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INTERVIEWS
By 16 April 2020 | Categories: interviews

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Amid the uncertainty of the times, a lockdown that continues and a pandemic that only fuels growing concern for our health and livelihood, Business Connexion's CEO Jonas Bogoshi (JB) offers Ryan Noik (RN) his perspective on the role technology plays in addressing this pandemic, as well as the crises that it is producing. 

RN: To what extent can technology assist in handling this pandemic as well as the crises that it spawns?

JB: Technology has transformed industry across the board, and healthcare is no different. Because of the radical improvements in the sector, there is an increased appreciation of role of technology in healthcare that has not always been there in the past.

With recent innovation in converging technologies such as mobile computing, mobile communications and broadband internet, it has been possible to trial several innovative approaches to epidemic response.

Technology cannot stop the spread of the epidemic, but it can educate, warn and empower those on the ground and those that need to be aware of the situation to significantly reduce the impact.

We see technology assisting in four key areas:

  1. Provide clear messaging which is vital to ensuring the public is informed and reminded to use appropriate precautions, getting clear information to the point most required.
  2. Training can be accelerated using tech tools to quickly deliver standardised learning, with the ability to be updated in the field as new procedures are validated. This replaces potentially conflicting training that is not widely disseminated or tested. Additionally, by using established communications links, training material can be tailored and tested with the health workers on site.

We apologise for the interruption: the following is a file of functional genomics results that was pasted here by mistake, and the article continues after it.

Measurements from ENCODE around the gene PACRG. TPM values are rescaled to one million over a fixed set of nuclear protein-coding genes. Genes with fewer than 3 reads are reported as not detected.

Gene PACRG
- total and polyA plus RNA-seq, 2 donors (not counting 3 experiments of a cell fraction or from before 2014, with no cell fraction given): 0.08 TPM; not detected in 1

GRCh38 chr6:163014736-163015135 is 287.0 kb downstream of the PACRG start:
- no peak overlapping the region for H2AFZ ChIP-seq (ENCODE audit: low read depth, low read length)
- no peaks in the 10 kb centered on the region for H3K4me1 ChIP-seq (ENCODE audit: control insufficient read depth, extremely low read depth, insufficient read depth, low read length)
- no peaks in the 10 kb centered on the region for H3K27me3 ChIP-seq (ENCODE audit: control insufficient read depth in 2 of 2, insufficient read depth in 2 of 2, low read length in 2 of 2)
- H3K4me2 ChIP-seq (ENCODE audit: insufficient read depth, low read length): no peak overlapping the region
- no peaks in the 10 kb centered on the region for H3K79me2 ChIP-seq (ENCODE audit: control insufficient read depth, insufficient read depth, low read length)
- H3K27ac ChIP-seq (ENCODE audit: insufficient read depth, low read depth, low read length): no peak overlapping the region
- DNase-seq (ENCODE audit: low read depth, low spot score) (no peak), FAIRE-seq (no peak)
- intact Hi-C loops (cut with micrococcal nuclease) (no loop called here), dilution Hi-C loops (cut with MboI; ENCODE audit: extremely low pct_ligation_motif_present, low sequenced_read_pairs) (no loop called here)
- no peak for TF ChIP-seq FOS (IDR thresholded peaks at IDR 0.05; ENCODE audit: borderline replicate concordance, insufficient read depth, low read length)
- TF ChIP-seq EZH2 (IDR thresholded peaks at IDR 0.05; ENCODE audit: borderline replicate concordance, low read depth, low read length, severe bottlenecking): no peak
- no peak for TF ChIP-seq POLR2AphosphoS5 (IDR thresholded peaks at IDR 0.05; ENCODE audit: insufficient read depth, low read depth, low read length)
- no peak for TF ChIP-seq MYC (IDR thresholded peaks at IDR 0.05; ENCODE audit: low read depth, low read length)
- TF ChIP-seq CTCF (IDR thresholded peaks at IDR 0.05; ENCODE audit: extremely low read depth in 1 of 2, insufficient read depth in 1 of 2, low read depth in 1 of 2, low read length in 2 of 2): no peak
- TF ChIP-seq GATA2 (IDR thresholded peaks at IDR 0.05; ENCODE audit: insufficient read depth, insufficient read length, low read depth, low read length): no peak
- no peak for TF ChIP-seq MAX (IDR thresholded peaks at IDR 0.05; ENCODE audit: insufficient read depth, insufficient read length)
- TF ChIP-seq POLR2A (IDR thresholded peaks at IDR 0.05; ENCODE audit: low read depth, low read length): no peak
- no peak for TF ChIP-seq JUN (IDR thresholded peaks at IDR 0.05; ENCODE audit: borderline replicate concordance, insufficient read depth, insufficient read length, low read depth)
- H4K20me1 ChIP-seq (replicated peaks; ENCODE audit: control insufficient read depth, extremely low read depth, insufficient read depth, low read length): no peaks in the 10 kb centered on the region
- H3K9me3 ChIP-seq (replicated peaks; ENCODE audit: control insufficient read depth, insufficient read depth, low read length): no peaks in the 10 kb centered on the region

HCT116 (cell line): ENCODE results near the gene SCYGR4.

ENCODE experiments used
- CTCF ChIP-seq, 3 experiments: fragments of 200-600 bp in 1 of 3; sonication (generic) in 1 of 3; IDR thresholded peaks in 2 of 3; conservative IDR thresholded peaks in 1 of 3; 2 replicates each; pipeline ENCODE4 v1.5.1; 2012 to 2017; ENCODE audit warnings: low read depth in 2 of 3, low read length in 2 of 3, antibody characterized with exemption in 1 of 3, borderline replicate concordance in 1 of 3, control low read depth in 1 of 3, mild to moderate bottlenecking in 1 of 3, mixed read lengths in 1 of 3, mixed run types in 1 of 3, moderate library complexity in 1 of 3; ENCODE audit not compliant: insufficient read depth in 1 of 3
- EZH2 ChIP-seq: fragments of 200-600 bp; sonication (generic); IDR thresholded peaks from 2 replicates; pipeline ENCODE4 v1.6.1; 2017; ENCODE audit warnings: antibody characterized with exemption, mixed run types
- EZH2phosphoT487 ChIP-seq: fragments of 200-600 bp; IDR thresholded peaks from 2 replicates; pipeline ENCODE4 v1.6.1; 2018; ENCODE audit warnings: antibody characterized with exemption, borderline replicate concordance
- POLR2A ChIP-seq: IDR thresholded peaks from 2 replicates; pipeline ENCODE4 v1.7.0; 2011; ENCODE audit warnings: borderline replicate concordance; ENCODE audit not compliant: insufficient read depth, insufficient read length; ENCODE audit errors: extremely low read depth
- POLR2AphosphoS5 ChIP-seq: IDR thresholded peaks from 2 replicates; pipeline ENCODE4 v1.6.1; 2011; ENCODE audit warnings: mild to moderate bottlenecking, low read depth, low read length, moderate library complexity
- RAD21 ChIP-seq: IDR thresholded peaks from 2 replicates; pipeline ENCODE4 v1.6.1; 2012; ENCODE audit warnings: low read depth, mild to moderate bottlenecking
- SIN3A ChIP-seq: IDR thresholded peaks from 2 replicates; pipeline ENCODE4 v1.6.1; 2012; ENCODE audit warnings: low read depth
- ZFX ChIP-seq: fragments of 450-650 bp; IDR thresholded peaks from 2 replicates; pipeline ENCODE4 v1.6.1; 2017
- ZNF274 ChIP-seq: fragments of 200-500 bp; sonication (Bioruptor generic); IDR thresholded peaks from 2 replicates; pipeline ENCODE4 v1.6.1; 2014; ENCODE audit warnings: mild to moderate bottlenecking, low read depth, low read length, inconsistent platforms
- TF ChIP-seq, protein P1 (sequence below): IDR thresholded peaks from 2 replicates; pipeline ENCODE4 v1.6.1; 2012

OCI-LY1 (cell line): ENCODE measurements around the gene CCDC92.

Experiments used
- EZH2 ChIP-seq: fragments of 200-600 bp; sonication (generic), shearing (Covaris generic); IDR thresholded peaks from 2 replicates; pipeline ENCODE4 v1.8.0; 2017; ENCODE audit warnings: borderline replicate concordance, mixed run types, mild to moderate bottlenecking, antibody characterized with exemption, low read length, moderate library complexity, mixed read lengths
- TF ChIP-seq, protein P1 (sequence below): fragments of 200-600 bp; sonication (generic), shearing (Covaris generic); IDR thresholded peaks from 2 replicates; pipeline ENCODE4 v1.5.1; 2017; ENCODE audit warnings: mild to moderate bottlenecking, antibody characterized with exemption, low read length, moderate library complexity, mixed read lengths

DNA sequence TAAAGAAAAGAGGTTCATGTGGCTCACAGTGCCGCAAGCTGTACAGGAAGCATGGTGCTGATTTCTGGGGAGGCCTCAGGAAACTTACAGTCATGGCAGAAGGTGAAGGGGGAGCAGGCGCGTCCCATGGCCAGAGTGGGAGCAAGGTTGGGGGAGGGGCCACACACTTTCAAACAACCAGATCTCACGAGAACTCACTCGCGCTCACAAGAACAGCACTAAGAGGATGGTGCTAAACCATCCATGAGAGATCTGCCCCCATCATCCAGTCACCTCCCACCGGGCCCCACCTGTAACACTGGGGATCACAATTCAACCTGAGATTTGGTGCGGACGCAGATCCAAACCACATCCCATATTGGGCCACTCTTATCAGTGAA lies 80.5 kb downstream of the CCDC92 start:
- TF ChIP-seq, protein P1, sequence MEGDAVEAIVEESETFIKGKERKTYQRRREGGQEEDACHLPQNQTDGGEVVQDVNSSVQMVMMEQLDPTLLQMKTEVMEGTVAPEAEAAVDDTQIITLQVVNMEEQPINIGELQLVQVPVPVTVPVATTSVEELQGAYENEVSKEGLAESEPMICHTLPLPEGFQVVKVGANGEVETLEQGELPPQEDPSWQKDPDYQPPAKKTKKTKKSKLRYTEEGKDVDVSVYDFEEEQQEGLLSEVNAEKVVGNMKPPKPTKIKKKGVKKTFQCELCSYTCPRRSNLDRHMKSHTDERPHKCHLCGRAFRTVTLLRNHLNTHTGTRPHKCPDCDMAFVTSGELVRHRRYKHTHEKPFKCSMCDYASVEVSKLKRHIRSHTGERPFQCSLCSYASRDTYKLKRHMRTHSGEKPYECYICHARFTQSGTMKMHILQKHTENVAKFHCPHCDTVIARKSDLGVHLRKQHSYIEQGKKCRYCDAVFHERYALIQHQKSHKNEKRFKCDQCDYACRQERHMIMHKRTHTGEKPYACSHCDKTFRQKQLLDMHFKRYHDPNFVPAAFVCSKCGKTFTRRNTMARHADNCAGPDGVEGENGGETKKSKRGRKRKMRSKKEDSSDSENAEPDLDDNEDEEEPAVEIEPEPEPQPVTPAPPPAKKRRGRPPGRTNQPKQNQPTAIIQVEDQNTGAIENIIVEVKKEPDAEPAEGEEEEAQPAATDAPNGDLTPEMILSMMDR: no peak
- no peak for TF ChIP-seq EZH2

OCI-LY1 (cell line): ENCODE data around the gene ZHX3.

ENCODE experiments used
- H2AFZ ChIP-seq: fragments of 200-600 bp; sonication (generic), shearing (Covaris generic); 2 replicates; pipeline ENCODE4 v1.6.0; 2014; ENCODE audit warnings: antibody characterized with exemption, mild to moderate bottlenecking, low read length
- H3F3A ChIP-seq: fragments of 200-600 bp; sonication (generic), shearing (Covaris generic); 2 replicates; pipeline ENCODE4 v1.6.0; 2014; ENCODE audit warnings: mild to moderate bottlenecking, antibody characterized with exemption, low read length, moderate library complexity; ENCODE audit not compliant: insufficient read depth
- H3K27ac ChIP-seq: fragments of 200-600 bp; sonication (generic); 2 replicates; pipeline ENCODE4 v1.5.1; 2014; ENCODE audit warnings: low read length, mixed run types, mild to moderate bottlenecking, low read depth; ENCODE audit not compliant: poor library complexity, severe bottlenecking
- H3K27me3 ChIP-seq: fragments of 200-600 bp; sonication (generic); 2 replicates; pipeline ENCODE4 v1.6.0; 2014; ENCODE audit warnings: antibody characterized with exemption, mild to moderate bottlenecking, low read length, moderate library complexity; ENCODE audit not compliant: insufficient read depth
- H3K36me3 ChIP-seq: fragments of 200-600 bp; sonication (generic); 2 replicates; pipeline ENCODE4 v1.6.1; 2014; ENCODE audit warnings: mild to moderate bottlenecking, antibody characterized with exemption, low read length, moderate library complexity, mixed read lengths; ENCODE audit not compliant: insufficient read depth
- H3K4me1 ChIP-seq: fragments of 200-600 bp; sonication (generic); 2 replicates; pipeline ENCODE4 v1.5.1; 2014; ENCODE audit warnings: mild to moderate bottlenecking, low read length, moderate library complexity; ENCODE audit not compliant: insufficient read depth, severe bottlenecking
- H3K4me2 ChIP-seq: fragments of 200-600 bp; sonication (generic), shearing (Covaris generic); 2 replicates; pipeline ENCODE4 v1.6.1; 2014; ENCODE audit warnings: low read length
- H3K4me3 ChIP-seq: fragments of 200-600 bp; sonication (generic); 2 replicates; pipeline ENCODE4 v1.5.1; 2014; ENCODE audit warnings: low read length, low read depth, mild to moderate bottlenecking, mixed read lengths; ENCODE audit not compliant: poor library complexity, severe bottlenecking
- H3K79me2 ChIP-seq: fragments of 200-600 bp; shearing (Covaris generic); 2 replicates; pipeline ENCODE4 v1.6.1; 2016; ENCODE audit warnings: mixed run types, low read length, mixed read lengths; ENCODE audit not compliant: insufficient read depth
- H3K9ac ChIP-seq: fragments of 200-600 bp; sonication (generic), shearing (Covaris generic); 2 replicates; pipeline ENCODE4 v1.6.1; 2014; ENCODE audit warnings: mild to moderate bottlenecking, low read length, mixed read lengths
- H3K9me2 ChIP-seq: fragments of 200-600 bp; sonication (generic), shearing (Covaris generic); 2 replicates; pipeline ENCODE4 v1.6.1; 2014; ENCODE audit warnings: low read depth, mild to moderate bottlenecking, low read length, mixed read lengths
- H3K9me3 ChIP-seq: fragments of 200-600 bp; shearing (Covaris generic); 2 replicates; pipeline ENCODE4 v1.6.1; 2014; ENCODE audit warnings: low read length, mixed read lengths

3. Improved connectivity facilitates a number of technological advances and is a key enabler of the technical capabilities. There have been significant advances in this area, but access in rural locations is an ongoing work in progress. Connectivity is the key tool that can bring both economic and health benefits. During an epidemic, communication is a critical tool to ensure we can both spot the virus spreading early and make attempts to contain it by educating the local population
  4. Real-time monitoring technology, just like the one developed by BCX for the Department of Health, is vital to controlling the pandemic. Building a team of experts to help government pro-bono, BCX created the interface for an app which will enable health officials work with real-time data on a single-view dashboard.

RN: How important is it to be able to rollout technology solutions in a matter of days or weeks rather than the standard times frames? What is needed from a process perspective in order to be able to do so?

JB: The sheer complexity of the modern IT environment can reduce agility and present formidable barriers to responding quickly to rapid change. And when faced with an unexpected event like the Covid-19 pandemic, integration within these disparate environments becomes a massive headache that must be overcome at all costs.

For example, with the rapid deployment of technology like VSAT and LTE technology, we have enabled the NICD to allow a large percentage of its workforce to operate from the comfort of their homes, whilst maintaining business as usual. We rolled this out in just under two days.

IT doesn’t have to remain stuck in a complex, unresponsive infrastructure. By following a well-constructed modernisation framework, IT can create a more efficient, highly automated architecture that will empower the business to thrive in the face of change. Agility, a responsive team and the ability to guide clients through the process is crucial to implement solutions effectively.

RN: Can you elaborate on the track and trace system that BCX developed with Telkom. Was it built specifically for Covid-19 outbreaks or can it be modified to be used in the event of other pandemics?  

JB: The platform is a collaboration between the Department of Health and BCX, a subsidiary of Telkom.  The system collates multiple data sources to track those who may have been exposed to infected persons.

The platform can be adapted for usage in other industries.